Brain Injury

The human brain is a complex organ regulating every aspect of human behaviour. Everything you experience and all the information about the environment is experienced through your brain. This happens because of your brain’s ability to receive, process, store, retrieve and use sensory information.  The ability to think, see, feel, remember, smell, speak, and knowing how to behave appropriately all depend on a well-functioning brain. Even a relatively minor brain injury can interfere with these everyday abilities. Although not always visible brain injury is a complex matter. It can cause physical, mental, social, and occupation changes affecting the person, and those around them, for a short time, or permanently.  It causes a process of adjustments for everyone.

Common impairments after brain injury are difficulties with memory, mood, focus, tiredness and concentration and there may also be deficits in reasoning skills, learning, organisational skills, and cognitive functioning in general. Personality changes are very common and rapid mood swings can be difficult for others to cope with. Often many of the brain’s systems are disrupted and the combined overall effect can be profoundly disabling. One of the difficulties of recovery is the ‘stop-start’ nature of improvements. A plateau can be reached that seems as if this ‘is it’ and then this plateau will typically be followed by gains – a pattern of gains and setbacks.



Damage to the brain, whether caused by surgery, tumours, disease, toxins, or head injuries, can rob a person of their sense of self and compromise the quality of life.  While the damage is to one person, the entire family will be affected by the destructive impact of an injury to the brain.

Types of Brain Injury

Traumatic Brain Injury (TBI) is always the result of damage to brain tissue caused externally. Motor vehicle accidents, violence, sports injuries, blows to the head etc sometimes leave little outward physical evidence of injury, but the impact to the brain is likely to create on-going issues.  Most people seem to associate the term ‘head injury’ to TBI. Remember – many TBIs are superficial, temporary, and cause difficulties for only a short length of time.


Acquired Brain Injury (ABI) is caused by damage to the brain through strokes, tumours, toxins, degenerative diseases, brain haemorrhages and aneurysms not necessarily caused by external force.


Concussion. Concussion results from the braining being battered or shaken violently and is often followed by a change of consciousness. A person may be unconscious for a time, but also may remain conscious but in a dazed, disorientated state. Early on, the person is likely to have a headache, dizziness or vertigo, be unaware of surroundings, and may experience nausea and vomiting. Later on lack of concentration, memory dysfunction, difficulty finding words, tiredness, frustration, irritability, anxiety, depression, and sleep disturbances may occur.

It is essential that concussion be recognised and treated. During the time immediately after the concussion injury, brain cells exist in a vulnerable state. Always err on the side of caution if concussion is suspected.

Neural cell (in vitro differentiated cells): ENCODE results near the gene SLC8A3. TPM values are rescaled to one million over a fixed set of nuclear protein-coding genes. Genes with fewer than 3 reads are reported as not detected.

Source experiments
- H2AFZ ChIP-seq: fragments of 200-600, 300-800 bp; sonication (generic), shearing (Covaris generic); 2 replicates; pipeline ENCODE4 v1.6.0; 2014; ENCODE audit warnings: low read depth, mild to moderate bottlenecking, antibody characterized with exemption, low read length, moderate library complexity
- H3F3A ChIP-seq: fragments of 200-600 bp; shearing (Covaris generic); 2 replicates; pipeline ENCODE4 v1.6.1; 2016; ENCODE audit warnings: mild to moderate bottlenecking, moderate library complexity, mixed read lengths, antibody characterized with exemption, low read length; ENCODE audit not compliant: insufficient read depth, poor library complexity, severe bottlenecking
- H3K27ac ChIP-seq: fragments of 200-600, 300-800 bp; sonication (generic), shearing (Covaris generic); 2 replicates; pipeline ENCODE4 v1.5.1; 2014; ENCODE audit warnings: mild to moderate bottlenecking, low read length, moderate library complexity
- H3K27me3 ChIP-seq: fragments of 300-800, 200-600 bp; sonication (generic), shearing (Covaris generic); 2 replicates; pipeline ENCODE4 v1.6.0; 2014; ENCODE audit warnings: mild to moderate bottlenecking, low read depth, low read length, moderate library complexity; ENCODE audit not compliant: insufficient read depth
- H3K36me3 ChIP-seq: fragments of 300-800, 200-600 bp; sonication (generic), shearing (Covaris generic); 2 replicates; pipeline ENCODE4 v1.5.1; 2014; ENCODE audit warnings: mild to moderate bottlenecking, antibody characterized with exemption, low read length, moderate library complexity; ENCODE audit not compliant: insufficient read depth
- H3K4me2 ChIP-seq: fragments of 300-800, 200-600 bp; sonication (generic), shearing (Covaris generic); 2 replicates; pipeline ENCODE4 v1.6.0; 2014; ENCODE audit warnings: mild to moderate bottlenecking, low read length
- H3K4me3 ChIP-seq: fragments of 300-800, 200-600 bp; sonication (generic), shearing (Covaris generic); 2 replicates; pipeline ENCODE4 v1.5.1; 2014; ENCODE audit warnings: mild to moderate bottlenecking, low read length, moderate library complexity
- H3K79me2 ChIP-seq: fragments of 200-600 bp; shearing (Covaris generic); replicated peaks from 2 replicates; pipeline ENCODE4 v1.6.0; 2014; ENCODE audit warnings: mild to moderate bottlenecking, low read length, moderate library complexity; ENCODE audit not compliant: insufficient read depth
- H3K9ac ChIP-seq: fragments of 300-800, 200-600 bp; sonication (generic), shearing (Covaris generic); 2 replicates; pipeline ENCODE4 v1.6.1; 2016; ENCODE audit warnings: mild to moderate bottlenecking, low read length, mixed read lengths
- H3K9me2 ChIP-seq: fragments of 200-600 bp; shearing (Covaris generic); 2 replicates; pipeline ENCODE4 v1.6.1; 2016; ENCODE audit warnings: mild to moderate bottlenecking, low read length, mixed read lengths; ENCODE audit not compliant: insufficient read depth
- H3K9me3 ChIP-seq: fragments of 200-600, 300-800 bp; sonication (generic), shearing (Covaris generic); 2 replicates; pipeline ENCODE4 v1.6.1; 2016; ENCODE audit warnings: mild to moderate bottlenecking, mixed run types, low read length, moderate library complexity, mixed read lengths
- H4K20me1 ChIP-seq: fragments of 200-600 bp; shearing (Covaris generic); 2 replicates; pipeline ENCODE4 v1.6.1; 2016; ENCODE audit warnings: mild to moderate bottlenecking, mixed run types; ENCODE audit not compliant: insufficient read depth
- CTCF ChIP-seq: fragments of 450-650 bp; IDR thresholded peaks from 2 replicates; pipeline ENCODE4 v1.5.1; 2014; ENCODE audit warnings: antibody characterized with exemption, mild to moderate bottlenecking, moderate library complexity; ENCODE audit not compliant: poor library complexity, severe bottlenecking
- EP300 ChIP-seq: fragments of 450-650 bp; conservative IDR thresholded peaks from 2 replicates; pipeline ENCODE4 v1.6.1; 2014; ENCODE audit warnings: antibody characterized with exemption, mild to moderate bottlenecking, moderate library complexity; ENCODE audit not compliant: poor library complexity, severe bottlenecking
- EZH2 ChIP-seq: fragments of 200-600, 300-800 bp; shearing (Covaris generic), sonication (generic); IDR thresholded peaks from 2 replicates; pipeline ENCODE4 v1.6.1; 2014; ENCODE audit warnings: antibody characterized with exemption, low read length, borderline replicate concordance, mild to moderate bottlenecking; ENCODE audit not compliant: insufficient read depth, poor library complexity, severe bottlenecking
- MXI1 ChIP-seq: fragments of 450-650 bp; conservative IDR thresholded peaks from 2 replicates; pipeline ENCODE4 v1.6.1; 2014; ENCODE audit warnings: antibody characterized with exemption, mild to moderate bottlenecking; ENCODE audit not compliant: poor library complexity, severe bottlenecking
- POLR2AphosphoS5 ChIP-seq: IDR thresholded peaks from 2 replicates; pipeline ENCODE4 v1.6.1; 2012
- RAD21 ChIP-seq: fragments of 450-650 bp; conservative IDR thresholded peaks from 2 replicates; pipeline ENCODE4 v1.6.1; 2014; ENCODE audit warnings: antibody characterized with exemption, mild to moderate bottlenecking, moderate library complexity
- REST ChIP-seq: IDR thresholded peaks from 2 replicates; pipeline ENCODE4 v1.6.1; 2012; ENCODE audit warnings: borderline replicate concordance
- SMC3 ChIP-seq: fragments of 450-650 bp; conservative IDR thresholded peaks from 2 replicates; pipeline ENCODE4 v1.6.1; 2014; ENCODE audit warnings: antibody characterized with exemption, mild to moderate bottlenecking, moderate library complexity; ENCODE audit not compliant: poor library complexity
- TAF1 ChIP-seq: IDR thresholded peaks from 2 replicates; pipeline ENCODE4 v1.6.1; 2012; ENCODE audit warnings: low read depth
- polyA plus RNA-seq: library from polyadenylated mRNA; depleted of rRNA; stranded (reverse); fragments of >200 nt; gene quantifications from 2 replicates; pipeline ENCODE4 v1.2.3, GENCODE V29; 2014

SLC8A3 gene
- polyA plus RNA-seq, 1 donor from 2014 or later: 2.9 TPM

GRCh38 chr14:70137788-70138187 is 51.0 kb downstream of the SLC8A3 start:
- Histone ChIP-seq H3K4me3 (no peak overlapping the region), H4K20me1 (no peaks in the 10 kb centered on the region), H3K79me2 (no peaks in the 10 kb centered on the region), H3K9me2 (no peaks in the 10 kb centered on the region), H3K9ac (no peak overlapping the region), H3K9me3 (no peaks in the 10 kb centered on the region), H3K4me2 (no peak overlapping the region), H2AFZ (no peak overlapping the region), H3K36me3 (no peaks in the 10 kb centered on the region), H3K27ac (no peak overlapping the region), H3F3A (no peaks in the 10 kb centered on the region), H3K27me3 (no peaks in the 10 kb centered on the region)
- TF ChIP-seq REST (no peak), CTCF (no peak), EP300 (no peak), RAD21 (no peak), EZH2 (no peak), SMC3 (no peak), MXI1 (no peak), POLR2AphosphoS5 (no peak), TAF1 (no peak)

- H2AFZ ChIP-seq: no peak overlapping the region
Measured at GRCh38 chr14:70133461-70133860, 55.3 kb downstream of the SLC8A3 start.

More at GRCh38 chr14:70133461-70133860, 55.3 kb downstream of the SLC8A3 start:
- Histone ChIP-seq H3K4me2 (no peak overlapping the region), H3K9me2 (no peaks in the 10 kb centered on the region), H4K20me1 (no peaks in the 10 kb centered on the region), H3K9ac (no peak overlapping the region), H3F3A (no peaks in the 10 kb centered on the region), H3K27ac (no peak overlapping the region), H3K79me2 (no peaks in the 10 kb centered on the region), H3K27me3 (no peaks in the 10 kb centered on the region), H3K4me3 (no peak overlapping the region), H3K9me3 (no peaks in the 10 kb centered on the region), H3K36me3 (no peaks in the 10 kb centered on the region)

Severe Head Injury. Very severe head injuries are usually caused by crushing blows or penetrating wounds to the head itself. These injuries rip, crush and tear delicate brain tissues. These are the most intractable type of brain injury and are usually life-threatening when they occur.  Often severe head injury results in an open head injury requiring prolonged hospitalisation and rehabilitation with little chance of a return to pre-injury functioning. It is important to note that closed head injuries can also result in severe brain injury.


Moderate and Minor Head Injuries. Many people sustain minor or moderate head injuries with few consequences, though for others similar injuries can result in lifelong impairments. These injuries are usually caused by a non-penetrating blow to the head, or by violent shaking.


The brain is quite mobile within the skull. The brain is protected from contact with the skull by cerebrospinal fluid which surrounds and cushions the brain during normal movement. However, when there is violence to the head such as in car accidents, falls, shaking, and so on the delicate brain can be forcibly rotated and battered within the spiny skull. When the brain tissue is battered, bruised, stretched and torn, it causes bleeding, bruising, and swelling of the brain tissue itself.

The resulting brain damage can result in impairments which substantially interfere with the return to a normal lifestyle. Functional impairments (which can interfere with the everyday functions of thinking, remember, walking, talking) may be short-lived or create on-going, life-long difficulties. Brain damage makes it difficult to store, process, accumulate, and retrieve information. It also interferes with the ability to control emotions, to learn new information, to be sensitive to other people, and to benefit from experience.